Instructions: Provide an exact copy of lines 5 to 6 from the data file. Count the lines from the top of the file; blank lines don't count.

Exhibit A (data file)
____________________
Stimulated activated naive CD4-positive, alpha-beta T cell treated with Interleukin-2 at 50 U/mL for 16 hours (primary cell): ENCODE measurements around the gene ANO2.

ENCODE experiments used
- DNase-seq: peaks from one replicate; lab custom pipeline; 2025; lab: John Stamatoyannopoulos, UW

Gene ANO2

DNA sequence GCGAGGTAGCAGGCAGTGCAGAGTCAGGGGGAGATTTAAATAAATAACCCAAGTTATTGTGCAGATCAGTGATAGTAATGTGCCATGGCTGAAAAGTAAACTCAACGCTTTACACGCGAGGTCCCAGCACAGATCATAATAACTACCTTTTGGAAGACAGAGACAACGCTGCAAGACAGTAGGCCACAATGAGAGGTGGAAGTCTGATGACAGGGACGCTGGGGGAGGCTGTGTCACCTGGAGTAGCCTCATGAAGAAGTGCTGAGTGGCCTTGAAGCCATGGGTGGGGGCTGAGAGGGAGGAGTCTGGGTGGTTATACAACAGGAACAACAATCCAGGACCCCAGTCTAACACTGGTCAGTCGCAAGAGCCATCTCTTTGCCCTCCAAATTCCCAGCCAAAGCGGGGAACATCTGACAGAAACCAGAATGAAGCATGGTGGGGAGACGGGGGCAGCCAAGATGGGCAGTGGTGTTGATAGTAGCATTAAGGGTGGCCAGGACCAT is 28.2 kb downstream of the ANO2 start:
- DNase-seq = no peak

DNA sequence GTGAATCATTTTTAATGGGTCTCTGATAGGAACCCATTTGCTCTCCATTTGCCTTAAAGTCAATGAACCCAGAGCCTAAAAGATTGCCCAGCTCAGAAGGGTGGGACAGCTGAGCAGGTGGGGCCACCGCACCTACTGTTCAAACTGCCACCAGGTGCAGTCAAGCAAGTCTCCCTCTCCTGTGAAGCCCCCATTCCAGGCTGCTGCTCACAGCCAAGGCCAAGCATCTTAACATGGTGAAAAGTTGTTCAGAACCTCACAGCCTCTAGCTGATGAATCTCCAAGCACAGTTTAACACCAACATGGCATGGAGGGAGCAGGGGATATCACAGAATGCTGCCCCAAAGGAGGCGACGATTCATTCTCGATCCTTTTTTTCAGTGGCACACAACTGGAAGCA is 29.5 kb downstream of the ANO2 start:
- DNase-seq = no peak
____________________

DNA sequence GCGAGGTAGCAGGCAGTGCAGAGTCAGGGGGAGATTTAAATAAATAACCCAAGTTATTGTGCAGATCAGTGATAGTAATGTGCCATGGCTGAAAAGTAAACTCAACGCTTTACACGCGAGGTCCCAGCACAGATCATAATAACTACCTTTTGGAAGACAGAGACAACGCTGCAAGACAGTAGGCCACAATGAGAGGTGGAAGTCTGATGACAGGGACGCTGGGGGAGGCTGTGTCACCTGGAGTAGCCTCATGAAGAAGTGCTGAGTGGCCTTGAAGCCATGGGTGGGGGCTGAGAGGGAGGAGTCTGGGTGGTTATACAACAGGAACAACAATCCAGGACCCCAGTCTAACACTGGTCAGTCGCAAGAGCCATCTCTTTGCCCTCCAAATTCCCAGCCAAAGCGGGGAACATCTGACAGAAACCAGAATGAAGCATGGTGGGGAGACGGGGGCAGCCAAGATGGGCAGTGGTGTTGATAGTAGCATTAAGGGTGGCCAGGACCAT is 28.2 kb downstream of the ANO2 start:
- DNase-seq = no peak